Date: 3rd December 2007 at 2:43pm
Written by:

It`s easy to feel some sympathy with Robbie Keane in the context of fouls that are usually allowed in the English game but if his sending off against Birmingham marks a hardening of attitudes to this type of tackle I applaud it. His tackle was reckless and potentially dangerous. There have been worse this season. Hleb in particular suffered nasty fouls against West Ham and Sunderland only one of which received a red card.

Cynics will argue along the lines that football will be the poorer if the game becomes a non contact sport. There is some danger of that and it will always be a fine line to judge whether a foul is reckless or not. By reckless I mean that it is made without due consideration of whether there is a significant risk of injuring a player or not. There has to be an element of risk in any physical contact. It is ironic that Muamba who was on the receiving end of Keane`s tackle was unhurt and then went on to tackle Bale fairly, which resulted in Bale going off. But I don`t think that it should be beyond the wit of officials to decide whether a tackle has at least a 50% chance of success or not though I also accept that this will always be subjective. That is also the case at present though, as referees have to judge intent which is entirely subjective and even harder to measure in my view.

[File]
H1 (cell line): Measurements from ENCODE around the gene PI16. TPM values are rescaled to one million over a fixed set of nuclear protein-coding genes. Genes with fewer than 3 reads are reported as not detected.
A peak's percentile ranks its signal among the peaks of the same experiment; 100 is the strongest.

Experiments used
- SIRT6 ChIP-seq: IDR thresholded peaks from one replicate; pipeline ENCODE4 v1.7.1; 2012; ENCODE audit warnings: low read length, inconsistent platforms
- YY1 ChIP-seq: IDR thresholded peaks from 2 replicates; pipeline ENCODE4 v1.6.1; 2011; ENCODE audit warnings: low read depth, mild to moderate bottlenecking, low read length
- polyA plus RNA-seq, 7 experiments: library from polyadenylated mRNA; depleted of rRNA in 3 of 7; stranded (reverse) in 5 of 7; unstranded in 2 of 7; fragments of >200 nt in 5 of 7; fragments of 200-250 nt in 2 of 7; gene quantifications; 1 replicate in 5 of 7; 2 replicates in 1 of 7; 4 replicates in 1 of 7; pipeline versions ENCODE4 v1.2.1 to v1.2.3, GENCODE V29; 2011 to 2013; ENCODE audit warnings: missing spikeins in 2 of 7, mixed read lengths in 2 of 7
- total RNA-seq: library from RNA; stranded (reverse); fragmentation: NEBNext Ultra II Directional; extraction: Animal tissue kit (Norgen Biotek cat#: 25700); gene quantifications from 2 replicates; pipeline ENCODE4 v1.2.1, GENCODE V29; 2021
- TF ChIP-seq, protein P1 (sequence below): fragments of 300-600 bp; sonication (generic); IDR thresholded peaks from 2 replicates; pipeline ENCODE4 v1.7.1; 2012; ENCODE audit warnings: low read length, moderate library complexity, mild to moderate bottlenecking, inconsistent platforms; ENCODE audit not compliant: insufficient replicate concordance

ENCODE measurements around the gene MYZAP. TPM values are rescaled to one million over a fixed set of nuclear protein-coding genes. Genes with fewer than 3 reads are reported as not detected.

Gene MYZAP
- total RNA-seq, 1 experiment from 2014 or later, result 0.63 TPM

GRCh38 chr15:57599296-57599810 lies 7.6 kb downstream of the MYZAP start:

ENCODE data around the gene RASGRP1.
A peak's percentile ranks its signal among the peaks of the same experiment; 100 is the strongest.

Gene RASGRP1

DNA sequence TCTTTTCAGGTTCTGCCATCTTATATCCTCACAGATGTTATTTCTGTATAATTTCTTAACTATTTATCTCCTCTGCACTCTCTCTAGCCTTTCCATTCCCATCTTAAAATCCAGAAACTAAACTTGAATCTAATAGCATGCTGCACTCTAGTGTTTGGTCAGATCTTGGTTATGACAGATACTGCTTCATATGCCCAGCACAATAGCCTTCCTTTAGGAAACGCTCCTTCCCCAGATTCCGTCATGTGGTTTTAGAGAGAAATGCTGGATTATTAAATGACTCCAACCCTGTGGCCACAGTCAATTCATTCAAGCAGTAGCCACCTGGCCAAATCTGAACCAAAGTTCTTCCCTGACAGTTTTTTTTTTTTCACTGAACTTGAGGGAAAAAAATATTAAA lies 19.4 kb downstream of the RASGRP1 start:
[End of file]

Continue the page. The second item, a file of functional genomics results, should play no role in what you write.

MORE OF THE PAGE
Carew`s tackle on Hleb on Saturday wasn`t dangerous but it was intentional and as he had no chance of winning the ball it should have been deemed reckless and therefore resulted in a mandatory red.

I doubt whether the appetite for hardening the rules to eliminate reckless tackles exists in the English game. The fear that we will lose something (passion, commitment, and fight) will prevail amongst the popular press and pundits here for some time. Hardly a weekend goes by without some pundit advocating that a struggling team needs to ‘get into them` ‘let them know you`re up for it` ‘bring them down` ‘foul him if you have to`. On the other hand clubs losing increasingly expensive players for substantial parts of the season should focus the thoughts of club owners and some managers in favour of some greater protection of their assets.

I really wouldn`t like to see football become a non-contact sport. A brilliantly timed tackle is a much greater skill than any number of stepovers, but I don`t think the game will suffer at all from a reduction in the type of tackles that Keane and Carew made at the weekend. It would simply encourage better tackling skills and maybe permit those that can tackle well to receive greater acknowledgement of their skills.